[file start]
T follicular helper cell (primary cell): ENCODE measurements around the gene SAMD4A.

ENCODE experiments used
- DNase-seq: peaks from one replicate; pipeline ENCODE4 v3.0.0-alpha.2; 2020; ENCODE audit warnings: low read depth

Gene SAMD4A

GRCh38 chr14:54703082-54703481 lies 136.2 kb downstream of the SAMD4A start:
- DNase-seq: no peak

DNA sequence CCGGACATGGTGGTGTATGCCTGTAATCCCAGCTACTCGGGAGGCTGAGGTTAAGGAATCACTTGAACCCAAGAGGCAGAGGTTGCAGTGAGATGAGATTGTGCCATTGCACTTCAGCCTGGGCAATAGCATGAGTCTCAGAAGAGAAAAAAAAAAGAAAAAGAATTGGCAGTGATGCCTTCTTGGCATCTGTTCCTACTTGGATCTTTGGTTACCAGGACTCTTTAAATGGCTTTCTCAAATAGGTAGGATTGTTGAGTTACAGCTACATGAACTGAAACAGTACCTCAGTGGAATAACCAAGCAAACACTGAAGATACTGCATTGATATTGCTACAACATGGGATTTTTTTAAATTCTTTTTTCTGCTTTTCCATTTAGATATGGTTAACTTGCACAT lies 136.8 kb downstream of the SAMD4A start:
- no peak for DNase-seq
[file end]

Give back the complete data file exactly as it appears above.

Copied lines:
T follicular helper cell (primary cell): ENCODE measurements around the gene SAMD4A.

ENCODE experiments used
- DNase-seq: peaks from one replicate; pipeline ENCODE4 v3.0.0-alpha.2; 2020; ENCODE audit warnings: low read depth

Gene SAMD4A

GRCh38 chr14:54703082-54703481 lies 136.2 kb downstream of the SAMD4A start:
- DNase-seq: no peak

DNA sequence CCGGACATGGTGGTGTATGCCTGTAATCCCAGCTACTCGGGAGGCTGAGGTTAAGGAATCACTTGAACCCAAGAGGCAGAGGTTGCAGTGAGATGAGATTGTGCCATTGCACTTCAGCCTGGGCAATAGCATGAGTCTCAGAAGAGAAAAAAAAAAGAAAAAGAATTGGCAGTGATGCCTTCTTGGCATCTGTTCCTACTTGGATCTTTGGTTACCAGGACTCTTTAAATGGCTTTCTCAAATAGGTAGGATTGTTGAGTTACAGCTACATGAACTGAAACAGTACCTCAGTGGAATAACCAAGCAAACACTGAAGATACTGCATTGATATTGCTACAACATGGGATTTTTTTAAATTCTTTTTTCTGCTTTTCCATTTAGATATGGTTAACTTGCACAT lies 136.8 kb downstream of the SAMD4A start:
- no peak for DNase-seq